Why are sigma bonds stronger than pi bonds?
The reason behind this is the orientation of the overlapped orbitals. Sigma bonds result from head-on(co-axial) overlapping while pi bonds are outcome of lateral(para-axial) overlapping. Here is a pictorial representation of ethene(sp2 hybridized C atoms) :
The greater the extent of overlapping, the higher the probability of finding the valence electrons in between the nuclei and hence the bond will be stronger & shorter.
In MOT, this can be explained using Overlap Integral. This is how Atkins depicts it :
In simple terms, after forming a sigma-bond (a pre-requisite for pi-bonds), the two atoms get locked along the inter-nuclear axis. As a result, the orbitals available for pi-bonding can only partially overlap, thus forming a weaker bond.
As stated previously, it is due to the head-on overlap of sigma bonds and the lateral overlap of pi-bonds.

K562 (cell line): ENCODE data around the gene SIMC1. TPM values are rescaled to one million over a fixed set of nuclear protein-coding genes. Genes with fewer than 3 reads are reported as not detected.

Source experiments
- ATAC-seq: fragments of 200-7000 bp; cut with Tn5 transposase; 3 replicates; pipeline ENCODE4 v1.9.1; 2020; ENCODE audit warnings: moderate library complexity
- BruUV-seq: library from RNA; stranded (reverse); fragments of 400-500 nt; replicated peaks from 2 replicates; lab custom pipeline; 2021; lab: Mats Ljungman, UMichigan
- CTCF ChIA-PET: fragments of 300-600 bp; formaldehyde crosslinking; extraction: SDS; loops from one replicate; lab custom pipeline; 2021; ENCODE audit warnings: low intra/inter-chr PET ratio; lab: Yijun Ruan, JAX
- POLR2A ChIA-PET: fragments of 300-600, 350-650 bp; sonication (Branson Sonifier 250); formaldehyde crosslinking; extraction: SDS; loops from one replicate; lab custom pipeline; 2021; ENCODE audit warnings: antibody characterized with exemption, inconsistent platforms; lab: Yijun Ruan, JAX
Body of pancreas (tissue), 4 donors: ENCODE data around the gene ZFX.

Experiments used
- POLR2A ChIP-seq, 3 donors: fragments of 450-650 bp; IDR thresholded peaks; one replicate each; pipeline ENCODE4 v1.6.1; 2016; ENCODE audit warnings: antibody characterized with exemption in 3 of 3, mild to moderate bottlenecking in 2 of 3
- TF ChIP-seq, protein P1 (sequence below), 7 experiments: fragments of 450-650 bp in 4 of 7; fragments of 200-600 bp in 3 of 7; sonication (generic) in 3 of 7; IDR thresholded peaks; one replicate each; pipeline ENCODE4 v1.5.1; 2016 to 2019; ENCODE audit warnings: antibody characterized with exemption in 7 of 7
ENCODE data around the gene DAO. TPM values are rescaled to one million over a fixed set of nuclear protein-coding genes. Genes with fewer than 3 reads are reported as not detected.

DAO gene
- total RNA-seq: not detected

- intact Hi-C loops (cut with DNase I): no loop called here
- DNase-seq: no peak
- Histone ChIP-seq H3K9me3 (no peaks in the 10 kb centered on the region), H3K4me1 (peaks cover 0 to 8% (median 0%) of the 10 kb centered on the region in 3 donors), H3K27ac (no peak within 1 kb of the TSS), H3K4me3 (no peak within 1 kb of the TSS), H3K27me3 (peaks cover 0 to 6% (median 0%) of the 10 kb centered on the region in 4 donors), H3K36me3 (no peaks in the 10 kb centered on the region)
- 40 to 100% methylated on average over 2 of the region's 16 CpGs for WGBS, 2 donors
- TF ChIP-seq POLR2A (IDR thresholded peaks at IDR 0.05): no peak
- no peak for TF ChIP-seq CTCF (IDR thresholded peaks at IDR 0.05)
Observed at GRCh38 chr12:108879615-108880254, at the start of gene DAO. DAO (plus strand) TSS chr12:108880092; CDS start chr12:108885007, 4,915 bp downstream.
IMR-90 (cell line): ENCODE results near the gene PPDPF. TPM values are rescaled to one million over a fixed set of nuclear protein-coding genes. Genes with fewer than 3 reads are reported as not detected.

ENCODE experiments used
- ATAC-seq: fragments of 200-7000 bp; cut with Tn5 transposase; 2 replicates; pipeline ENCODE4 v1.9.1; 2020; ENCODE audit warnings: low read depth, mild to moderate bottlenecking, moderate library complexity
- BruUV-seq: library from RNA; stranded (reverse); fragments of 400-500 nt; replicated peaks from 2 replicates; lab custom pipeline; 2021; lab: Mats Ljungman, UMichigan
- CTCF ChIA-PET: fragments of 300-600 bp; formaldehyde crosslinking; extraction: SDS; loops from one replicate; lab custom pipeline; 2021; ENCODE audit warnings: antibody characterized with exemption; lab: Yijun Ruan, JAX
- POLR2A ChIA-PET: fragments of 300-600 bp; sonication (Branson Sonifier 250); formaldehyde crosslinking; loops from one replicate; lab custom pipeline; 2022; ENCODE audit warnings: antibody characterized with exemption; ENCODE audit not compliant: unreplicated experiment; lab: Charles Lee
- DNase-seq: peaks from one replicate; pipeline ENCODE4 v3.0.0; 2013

The smaller overlap of pi bonds also explains why double and triple bonds basically exist only for 2nd row elements (C,N,O especially) and not for higher row elements. A C=C bond has a length of 133 pm. A Si-Si bond length is at around 186 pm, therefore the contribution of the pi-integral overlap is almost negligible.
The inability of Silicium to form strong pi bonds is also one of the answer why life on earth is carbon based and not silicium based, since the richness of organic chemistry is in part due to the ability of carbon to form strong double and triple bonds.
Unsaturated compounds (due to the existence of a double bond) are more reactive than saturated compounds, because the electron density at the internuclear axis is zero in a pi bond (in contrast to the sigma bond).
Pi bonds involve sideways overlap while sigma bond involves head on or axial overlap. Axial overlaps have higher degree of overlapping than sideways overlap.
protected by jonsca♦ Jun 19 '14 at 13:00
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